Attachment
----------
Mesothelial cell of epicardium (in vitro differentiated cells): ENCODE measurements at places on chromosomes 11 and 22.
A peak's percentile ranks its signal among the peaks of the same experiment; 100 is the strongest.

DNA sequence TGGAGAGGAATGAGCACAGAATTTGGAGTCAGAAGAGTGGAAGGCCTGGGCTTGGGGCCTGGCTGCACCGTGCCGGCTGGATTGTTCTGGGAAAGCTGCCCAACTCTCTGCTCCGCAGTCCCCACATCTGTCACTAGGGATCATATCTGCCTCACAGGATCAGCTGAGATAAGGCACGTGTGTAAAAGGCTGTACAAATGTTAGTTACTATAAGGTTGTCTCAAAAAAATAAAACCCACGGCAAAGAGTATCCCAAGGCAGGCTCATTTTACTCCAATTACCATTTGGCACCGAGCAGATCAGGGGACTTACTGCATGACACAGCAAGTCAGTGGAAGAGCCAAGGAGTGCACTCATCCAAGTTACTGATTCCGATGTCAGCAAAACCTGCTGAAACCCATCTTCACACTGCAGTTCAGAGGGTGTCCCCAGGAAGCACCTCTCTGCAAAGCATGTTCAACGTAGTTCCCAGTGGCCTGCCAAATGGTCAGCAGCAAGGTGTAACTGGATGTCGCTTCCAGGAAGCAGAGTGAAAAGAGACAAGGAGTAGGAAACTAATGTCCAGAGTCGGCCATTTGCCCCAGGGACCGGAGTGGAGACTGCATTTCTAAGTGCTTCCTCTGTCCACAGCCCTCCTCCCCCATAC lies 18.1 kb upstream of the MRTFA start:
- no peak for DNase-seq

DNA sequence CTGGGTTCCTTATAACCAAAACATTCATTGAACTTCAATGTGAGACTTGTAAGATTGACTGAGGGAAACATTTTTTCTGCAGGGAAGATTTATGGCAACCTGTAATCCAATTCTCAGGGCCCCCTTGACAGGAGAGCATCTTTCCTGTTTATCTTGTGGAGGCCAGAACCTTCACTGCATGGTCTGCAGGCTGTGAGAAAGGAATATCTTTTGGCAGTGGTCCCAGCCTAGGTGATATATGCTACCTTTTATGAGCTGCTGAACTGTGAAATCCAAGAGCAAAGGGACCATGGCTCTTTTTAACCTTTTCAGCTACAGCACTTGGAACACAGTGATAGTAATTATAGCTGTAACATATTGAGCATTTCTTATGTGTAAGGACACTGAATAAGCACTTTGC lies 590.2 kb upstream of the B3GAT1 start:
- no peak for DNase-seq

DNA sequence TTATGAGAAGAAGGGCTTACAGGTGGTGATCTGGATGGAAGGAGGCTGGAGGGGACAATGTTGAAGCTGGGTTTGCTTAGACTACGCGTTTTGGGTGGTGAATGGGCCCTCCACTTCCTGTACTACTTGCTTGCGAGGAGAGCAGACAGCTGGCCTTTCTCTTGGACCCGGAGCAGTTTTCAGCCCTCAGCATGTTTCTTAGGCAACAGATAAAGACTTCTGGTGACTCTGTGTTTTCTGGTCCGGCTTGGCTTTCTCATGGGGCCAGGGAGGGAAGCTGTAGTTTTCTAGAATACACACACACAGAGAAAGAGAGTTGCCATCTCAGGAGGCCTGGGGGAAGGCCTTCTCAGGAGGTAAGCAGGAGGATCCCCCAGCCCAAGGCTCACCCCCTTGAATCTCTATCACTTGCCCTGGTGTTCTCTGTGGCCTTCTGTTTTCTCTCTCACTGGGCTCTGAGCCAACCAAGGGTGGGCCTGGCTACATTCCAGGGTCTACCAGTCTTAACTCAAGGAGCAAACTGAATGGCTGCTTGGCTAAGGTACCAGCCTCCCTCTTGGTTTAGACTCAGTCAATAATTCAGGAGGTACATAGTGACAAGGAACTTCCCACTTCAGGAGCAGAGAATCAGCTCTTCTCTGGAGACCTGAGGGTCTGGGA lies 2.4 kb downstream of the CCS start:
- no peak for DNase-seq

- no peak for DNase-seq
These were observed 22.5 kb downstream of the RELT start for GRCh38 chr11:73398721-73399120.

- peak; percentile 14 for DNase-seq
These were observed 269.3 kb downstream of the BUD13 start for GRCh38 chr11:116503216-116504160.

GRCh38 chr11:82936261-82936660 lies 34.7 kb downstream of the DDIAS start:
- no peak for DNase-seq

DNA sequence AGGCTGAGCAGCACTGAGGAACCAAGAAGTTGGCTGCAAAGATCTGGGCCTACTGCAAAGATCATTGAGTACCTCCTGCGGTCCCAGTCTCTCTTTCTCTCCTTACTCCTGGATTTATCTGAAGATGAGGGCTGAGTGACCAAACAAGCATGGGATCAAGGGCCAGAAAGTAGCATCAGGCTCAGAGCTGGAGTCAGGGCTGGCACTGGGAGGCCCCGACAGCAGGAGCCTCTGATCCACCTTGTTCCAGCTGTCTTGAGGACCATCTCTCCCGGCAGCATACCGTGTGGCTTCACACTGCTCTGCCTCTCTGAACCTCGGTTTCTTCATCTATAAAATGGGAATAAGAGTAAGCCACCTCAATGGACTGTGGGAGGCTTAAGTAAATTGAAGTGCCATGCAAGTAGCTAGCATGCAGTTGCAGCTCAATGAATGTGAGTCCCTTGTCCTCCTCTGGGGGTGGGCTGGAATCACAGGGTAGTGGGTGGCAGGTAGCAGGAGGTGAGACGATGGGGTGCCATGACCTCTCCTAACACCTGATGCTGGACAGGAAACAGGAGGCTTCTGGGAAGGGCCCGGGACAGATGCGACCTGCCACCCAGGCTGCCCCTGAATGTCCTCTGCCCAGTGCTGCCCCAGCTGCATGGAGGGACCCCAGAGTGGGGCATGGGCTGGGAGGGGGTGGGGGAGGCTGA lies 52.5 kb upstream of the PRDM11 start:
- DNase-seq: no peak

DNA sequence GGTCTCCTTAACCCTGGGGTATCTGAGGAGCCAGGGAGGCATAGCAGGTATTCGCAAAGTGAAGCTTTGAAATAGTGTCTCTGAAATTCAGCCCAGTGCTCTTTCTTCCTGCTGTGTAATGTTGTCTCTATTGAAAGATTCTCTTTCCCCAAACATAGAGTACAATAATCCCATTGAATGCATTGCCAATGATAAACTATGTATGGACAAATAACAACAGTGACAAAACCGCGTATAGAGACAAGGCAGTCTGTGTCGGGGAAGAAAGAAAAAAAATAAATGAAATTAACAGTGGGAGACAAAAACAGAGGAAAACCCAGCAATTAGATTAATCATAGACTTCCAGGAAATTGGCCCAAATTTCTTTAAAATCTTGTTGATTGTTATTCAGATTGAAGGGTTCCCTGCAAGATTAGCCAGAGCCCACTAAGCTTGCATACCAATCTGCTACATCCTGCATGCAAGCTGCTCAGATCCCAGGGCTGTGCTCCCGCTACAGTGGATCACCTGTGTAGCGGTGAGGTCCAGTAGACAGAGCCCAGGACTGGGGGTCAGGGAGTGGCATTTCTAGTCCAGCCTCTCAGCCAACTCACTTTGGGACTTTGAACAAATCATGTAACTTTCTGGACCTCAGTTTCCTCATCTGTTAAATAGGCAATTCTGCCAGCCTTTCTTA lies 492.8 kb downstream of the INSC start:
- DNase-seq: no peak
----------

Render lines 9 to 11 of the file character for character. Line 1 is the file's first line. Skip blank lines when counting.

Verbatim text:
- no peak for DNase-seq
These were observed 22.5 kb downstream of the RELT start for GRCh38 chr11:73398721-73399120.

- peak; percentile 14 for DNase-seq